“Vitamin pills to stop dementia a waste of money” ran the Times for their story reporting on the latest research released by the University of Oxford (clinical trial service unit). The University website headlined a conclusion that “Taking B vitamins won’t prevent Alzheimer’s disease”. (link to website item below)
A major focus of the research was in relation to homocysteine levels in the body, and the researchers summary noted “High levels in the blood of a compound called homocysteine have been found in people with Alzheimer’s disease, and people with higher levels of homocysteine have been shown to be at increased risk of Alzheimer’s disease.
Taking folic acid and vitamin B-12 are known to lower levels of homocysteine in the body, so this gave rise to the ‘homocysteine hypothesis’ that taking B vitamins could reduce the risk of Alzheimer’s disease.”
However the conclusion of the researchers was subsequently noted as “Participants receiving B vitamins did see a reduction in the levels of homocysteine in their blood by around a quarter. However, this had no effect on their mental abilities.” Homocysteine is an amino acid that occurs naturally in the body. Elevated levels of blood homocysteine have been linked to increased risks of many common disease conditions.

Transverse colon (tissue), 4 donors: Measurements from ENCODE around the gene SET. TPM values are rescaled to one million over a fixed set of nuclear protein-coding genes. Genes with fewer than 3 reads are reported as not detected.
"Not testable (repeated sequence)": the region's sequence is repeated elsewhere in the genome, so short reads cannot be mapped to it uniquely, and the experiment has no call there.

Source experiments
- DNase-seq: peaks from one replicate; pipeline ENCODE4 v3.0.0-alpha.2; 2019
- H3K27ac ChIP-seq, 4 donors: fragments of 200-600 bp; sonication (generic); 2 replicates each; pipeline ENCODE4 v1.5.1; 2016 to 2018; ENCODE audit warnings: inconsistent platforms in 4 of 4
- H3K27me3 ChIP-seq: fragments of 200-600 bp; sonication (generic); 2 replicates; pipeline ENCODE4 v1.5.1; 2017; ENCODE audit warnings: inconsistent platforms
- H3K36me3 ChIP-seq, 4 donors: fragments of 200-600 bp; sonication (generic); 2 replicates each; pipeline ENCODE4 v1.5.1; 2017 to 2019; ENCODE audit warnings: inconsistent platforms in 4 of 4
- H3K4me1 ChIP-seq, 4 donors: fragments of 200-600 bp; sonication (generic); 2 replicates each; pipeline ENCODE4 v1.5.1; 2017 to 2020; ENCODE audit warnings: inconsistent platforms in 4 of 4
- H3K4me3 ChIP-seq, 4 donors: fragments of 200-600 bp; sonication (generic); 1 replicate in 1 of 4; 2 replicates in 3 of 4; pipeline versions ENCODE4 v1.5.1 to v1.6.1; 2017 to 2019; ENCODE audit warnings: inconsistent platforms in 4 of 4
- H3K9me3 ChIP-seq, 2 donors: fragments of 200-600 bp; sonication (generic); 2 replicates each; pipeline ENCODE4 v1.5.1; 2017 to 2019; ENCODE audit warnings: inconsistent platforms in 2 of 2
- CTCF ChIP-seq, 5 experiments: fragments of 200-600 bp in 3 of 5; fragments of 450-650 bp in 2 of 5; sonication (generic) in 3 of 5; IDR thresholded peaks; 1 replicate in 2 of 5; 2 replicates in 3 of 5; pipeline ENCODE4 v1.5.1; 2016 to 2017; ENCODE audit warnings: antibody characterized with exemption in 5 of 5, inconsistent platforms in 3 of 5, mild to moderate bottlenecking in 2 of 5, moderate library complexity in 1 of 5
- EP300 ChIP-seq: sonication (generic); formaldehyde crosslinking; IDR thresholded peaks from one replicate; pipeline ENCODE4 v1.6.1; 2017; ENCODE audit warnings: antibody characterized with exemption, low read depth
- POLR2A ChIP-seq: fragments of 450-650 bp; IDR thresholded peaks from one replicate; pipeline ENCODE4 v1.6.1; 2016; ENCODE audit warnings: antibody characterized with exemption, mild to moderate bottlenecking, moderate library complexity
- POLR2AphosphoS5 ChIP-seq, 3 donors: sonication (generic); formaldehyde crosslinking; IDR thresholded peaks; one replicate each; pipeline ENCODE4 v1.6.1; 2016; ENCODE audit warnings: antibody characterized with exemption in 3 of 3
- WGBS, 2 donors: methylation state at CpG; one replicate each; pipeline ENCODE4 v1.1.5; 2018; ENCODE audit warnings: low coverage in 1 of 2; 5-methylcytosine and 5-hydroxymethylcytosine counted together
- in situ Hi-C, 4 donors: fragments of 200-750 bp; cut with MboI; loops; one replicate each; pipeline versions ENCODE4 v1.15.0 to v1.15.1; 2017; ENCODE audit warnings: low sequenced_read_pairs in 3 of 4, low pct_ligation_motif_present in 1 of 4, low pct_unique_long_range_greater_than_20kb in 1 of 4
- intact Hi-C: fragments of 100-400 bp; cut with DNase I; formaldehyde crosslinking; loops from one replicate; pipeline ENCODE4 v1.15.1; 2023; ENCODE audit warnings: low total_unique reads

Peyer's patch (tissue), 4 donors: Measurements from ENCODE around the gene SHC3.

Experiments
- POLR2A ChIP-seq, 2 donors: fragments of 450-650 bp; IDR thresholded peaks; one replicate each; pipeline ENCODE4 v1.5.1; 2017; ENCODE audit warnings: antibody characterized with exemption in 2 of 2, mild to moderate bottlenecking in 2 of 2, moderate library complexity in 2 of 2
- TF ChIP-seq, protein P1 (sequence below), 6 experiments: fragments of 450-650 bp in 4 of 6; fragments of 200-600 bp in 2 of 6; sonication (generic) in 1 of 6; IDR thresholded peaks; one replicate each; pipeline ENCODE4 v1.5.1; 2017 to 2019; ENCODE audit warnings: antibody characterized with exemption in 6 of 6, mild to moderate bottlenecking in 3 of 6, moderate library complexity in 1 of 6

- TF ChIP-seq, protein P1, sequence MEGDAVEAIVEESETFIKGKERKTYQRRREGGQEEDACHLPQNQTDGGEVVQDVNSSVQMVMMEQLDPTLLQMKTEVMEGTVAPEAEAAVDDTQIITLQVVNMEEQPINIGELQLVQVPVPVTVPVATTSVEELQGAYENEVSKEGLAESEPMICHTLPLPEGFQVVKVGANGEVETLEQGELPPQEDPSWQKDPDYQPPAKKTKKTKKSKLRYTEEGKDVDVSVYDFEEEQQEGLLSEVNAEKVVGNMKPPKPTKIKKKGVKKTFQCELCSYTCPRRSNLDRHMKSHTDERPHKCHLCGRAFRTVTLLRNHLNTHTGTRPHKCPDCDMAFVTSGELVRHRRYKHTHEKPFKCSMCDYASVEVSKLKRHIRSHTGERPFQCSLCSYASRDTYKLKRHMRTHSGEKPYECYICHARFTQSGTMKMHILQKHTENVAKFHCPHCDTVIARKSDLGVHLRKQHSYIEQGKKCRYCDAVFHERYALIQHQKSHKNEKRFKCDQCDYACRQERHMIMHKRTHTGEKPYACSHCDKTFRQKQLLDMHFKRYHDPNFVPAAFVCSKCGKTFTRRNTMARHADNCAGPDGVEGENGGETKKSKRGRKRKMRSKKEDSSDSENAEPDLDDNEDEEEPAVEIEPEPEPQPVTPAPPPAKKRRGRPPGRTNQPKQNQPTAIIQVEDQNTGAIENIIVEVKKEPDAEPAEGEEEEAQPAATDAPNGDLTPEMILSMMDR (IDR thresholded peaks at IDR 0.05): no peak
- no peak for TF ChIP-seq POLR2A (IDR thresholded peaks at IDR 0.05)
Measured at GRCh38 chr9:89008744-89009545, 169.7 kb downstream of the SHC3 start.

Elevated levels of homocysteine are commonly caused when insufficient levels of ‘methyl group’ foods, which are typically rich in B Vitamins, are consumed. The research results were greeted with varying levels of dismay and also from some quarters with fierce rebuttal. A number of previous research studies had increased the optimism that suitable levels of B Vitamin supplementation could potentially reduce cognitive health impairment risks such as Alzheimer’s and Dementia. And this optimism was typically focussed on managing homocysteine levels.
Indeed little more than twelve months ago the MRC reported on a separate Oxford University trial with the headline “B vitamins can slow the Alzheimer’s disease-related shrinkage of the brain” and the summary commented “University of Oxford researchers, led by David Smith, Professor Emeritus of Pharmacology, have now found that the subgroup of participants with Mild Cognitive Impairment who had raised blood levels of homocysteine, suffered a rapid rate of shrinkage (atrophy) of particular regions of the brain. This accelerated atrophy was markedly slowed in those who were given the B vitamins and the specific regions protected by the B-vitamin treatment are the same as those that show atrophy in Alzheimer’s disease.” (link below)
‘A Final Answer on this Debate’?
It seemed very surprising that with this latest research the Oxford University website quoted their researchers seemingly so conclusive in their opinion that the research will “offer a final answer on this debate”. And Dr Robert Clarke who led the work is quoted as saying “Our study draws a line under the debate: B vitamins don’t reduce cognitive decline as we age. Taking folic acid and vitamin B-12 is sadly not going to prevent Alzheimer’s disease.”
One would have assumed that this was merely one step in ongoing worldwide research into this vital health matter, but Interestingly the research was not widely reported in the mainstream media apart from the Times. However it drew some fierce criticism too with Graham Keen, Executive Director of the HFMA (Health Food Manufacturers’ Association), as part of a letter to the Times responding: